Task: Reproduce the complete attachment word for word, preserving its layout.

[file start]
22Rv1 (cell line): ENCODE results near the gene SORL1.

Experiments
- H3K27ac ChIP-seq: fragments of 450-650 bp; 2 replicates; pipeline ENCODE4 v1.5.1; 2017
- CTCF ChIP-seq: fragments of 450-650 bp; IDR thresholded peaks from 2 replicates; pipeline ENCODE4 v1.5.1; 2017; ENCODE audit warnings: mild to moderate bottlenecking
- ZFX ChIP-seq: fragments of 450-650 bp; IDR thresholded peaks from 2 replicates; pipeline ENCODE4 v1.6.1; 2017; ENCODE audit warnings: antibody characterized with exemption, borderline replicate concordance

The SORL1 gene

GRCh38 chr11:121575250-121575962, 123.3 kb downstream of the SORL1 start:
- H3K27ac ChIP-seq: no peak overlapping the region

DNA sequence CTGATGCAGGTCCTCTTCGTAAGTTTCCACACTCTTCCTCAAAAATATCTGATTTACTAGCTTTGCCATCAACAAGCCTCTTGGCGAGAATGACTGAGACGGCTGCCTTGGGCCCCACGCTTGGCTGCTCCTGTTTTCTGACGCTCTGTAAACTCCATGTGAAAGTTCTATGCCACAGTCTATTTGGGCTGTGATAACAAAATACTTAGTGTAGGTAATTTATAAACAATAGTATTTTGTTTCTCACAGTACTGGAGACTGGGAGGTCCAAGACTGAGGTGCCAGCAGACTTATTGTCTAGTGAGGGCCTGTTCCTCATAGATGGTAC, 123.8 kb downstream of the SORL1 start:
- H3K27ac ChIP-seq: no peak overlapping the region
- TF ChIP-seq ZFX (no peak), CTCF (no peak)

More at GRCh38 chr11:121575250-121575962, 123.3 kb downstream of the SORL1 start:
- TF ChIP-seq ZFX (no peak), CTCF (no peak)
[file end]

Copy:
22Rv1 (cell line): ENCODE results near the gene SORL1.

Experiments
- H3K27ac ChIP-seq: fragments of 450-650 bp; 2 replicates; pipeline ENCODE4 v1.5.1; 2017
- CTCF ChIP-seq: fragments of 450-650 bp; IDR thresholded peaks from 2 replicates; pipeline ENCODE4 v1.5.1; 2017; ENCODE audit warnings: mild to moderate bottlenecking
- ZFX ChIP-seq: fragments of 450-650 bp; IDR thresholded peaks from 2 replicates; pipeline ENCODE4 v1.6.1; 2017; ENCODE audit warnings: antibody characterized with exemption, borderline replicate concordance

The SORL1 gene

GRCh38 chr11:121575250-121575962, 123.3 kb downstream of the SORL1 start:
- H3K27ac ChIP-seq: no peak overlapping the region

DNA sequence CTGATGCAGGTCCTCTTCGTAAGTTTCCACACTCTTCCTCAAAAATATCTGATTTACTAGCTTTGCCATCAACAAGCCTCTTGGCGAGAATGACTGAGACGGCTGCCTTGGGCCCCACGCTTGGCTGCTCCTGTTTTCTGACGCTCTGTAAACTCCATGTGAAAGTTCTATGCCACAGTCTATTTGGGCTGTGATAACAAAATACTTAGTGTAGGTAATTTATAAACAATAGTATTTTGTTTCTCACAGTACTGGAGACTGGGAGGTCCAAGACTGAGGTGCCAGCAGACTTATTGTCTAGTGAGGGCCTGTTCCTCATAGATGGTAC, 123.8 kb downstream of the SORL1 start:
- H3K27ac ChIP-seq: no peak overlapping the region
- TF ChIP-seq ZFX (no peak), CTCF (no peak)

More at GRCh38 chr11:121575250-121575962, 123.3 kb downstream of the SORL1 start:
- TF ChIP-seq ZFX (no peak), CTCF (no peak)